It’s officially monsoon season here in Jeolla. When we got here we thought a monsoon was a big storm. Turns out, we were wrong. A monsoon is a season with a fairly specific, Wiki-accessible definition. Sometimes there are amazing storms (Typhoons) with 90mph winds and torrential downpours that knock out our neighbors windows and push me down. Some times there are bright, hot, clear, sunny days where there is no escape from the sun. Many days there is a constant foggy drizzle that saturates everything, bloats your books and frizzes your hair. It is 100% humid all the time.
100% humidity, isn’t that rain? you ask. Or fog? Not necessarily. 100% humidity is washing the dishes at night, sleeping 8 hours, and waking up to wet dishes. 100% humidity is having the dog nap on your bed while you’re at work and drool on your bedding.
Then, the drool spot is still there when you get home, still there when you go to bed, still there when you go to work the next day (I’m calling Guiness soon.) 100% humidity means never straightening your hair, cause it will be a spring factory an hour later.
Generally speaking, Monsoon season is a soggy mess of heat and wet. The air stays misty and damp, the mist slowly getting heavier until you’re walking through huge mist droplets that begin slowly settling to the ground, then growing bigger until you realize they’re raindrops, which continue to get bigger, and heavier, until you’re trapped in a steady rain that will last all day. Or it will build into a huge gully-washer with thunder that makes the kids (and some teachers) scream in the halls of school.
It also has interesting side effects re: sweating. I (Mike) wore a nice orange shirt in to work the other day. By some miscommunication, my co-teacher had to leave a class unattended, and I was forced to fill in. This nervousness, combined with the humidity, left me with definite sweat-rings about the size of dinner plates under both arms. I was doing pretty well until I had to raise my arms to point at things, and noticed the kids were pointing at their armpits and laughing. They were also pointing at me. And laughing.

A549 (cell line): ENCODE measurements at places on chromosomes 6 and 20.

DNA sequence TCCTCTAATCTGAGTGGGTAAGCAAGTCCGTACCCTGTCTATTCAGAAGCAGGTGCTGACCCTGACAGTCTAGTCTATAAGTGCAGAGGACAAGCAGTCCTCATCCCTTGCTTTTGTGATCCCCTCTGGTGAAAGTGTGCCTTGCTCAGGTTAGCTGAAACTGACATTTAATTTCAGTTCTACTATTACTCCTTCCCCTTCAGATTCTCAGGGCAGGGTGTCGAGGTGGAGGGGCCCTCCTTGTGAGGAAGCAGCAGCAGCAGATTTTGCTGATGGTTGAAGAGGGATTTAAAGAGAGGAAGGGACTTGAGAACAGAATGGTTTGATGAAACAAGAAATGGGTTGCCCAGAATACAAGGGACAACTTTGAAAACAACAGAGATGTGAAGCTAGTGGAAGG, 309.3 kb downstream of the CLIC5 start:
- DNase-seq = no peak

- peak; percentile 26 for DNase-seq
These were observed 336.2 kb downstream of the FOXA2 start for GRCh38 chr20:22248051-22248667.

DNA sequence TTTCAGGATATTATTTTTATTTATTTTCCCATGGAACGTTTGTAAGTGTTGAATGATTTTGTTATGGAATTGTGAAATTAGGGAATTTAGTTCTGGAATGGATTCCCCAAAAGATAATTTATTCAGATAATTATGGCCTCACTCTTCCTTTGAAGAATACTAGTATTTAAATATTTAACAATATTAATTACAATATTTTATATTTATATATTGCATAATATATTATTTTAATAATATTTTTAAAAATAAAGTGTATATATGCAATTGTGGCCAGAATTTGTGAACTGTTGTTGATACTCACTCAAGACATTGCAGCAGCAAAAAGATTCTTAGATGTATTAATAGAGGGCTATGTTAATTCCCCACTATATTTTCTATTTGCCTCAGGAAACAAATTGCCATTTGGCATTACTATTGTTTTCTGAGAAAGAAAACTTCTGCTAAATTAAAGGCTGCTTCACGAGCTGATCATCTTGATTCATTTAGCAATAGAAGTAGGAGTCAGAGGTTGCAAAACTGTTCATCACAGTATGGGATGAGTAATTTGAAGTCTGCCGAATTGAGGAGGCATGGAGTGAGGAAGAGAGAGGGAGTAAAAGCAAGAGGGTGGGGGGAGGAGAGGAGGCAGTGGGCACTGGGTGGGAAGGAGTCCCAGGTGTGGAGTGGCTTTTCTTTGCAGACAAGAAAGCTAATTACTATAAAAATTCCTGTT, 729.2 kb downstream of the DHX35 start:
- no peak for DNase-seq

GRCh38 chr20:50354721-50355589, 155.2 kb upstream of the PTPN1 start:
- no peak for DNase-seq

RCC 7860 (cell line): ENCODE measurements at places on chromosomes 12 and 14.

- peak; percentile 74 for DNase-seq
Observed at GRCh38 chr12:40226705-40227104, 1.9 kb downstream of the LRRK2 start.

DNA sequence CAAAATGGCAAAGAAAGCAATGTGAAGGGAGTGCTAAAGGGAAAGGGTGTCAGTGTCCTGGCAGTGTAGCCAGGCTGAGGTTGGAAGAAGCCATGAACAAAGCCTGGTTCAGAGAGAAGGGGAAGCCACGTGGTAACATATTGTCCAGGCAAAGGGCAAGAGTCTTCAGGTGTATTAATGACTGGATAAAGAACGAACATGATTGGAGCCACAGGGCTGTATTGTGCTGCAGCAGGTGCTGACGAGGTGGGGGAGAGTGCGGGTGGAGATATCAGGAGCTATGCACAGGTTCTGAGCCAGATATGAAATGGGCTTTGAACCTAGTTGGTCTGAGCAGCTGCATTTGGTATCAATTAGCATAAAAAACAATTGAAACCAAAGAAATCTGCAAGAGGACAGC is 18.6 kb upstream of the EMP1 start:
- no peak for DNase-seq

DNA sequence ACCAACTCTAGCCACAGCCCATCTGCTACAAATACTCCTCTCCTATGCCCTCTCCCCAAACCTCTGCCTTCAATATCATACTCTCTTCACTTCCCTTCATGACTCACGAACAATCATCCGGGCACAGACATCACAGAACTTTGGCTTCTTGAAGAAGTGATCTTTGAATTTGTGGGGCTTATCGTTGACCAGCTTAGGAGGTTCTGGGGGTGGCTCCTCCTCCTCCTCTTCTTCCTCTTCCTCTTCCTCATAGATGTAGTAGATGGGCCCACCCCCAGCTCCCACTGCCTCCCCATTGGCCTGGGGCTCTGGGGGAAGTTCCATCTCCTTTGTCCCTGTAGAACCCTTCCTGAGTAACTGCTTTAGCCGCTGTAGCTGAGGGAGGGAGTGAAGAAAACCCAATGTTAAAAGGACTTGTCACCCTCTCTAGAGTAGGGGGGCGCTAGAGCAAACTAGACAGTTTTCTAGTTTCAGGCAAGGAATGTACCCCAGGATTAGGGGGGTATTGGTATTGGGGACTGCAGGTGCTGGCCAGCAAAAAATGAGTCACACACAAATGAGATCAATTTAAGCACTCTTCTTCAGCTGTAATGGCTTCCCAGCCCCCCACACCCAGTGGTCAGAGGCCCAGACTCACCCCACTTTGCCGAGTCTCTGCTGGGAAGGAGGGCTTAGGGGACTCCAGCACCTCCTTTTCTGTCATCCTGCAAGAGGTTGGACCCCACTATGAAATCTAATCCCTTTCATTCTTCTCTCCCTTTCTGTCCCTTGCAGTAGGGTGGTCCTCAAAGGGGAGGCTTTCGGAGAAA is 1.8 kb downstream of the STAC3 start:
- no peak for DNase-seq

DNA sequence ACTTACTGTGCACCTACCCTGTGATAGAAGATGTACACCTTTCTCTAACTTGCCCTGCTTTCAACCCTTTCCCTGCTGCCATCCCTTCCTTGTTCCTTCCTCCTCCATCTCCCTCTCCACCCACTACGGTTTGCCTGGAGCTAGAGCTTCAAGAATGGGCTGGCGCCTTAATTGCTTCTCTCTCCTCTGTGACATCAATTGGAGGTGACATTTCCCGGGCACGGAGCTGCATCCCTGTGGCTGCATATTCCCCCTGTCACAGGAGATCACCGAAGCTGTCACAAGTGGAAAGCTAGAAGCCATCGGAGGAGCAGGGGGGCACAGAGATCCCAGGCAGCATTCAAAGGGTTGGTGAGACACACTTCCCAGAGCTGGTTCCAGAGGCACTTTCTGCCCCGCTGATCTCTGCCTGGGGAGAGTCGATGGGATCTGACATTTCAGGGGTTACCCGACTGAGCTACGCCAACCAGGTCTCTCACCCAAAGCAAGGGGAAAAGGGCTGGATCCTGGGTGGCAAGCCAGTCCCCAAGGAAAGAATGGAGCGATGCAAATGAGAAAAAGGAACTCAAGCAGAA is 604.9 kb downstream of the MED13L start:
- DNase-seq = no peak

Here’s one lesson to take from this: if you ever want to amuse a room full of Korean third graders, try some sweaty armpits. Endlessly entertaining. It made discipline a challenge, though. I had to turn mean for a minute, giving them the meanest face I have, and when they’d settled down and when I resumed teaching I had to do it T-Rex style, elbows pinned to my waist. And nothing’s cooler, or classier, than that. And no, there are no photos.
How does Remi like the monsoon season? Well, last year we learned the hard way that heavy fur six inches long can carry an extra five pounds of monsoon water after a decent walk in the rain. So this year, we’ve shaved him nearly bald. He HATES gettting shaved, in fact when we approach the groomers he tries hard to go the other way. But he’s much more comfortable now, though he looks a bit like a pointer/dalmation.
When the monsoons end we will be enjoy the ripe juicy figs, pods bursting with sesame seeds, persimmons, pumpkins, rice, and gourds galore, and it will be good.
There will be cool breezes and drier air, though we know the ‘death heat’ is also just around the corner. But until then, bring on the moisture.
We don’t have air-conditioning, just 3 fans that push the air around and two awesome doors to create a pretty decent cross breeze. Sometimes we go hide in air–conditioned restaurants, but mostly we just suck it up. Put on a pair of galoshes, grab an umbrella, and go for a hike.
There is are two summer foods that we just LOVE to beat the humidity. Mul Neng Mien (ice water soup) and Pat Bing Su. Mul Neneg Mien is the best cold soup ever! It is made
with soba noodles, juilianed cucumbers, Asian pears, and white radish. The broth is made of kimchi juice. It is frozen and half defrosted, then the boiling hot soba noodles are tossed in, leaving little chopped icebergs floating. It is served with half a hard boiled egg, mustard, and rice vinegar. It is crisp, tart, filling, and refreshing. Oh, and it is served in a metal bowl, so it cools your hands too.! My other big favorite is Pat Bing Su.
Traditional Pat Bing Su is a big bowl filled with shaved ice, sweet red beans, little rice cakes, gummy candies, and a scoop of ice cream. Umm, yeah. I’m not a big fan of the original. But there are a million varieties. Choco banana Pat Bing Su has chocolate shaved ice, banana slices, chocolate ice cream and syrup, oreos, and fancy rolly cookies.
Most of your fruits have a Pat Bing Su. Blueberry Pat Bing Su, Mango Pat Bing Su and the mother of all Pat Bing Su: Mixed fruit Pat Bing Su has juice shaved ice, a medley of fresh and canned fruits, gummies, sweet rice cakes, berry syrup, and berry ice cream. So good. It’s like diabetes in a bowl! If that doesn’t beat the heat it is time to move home.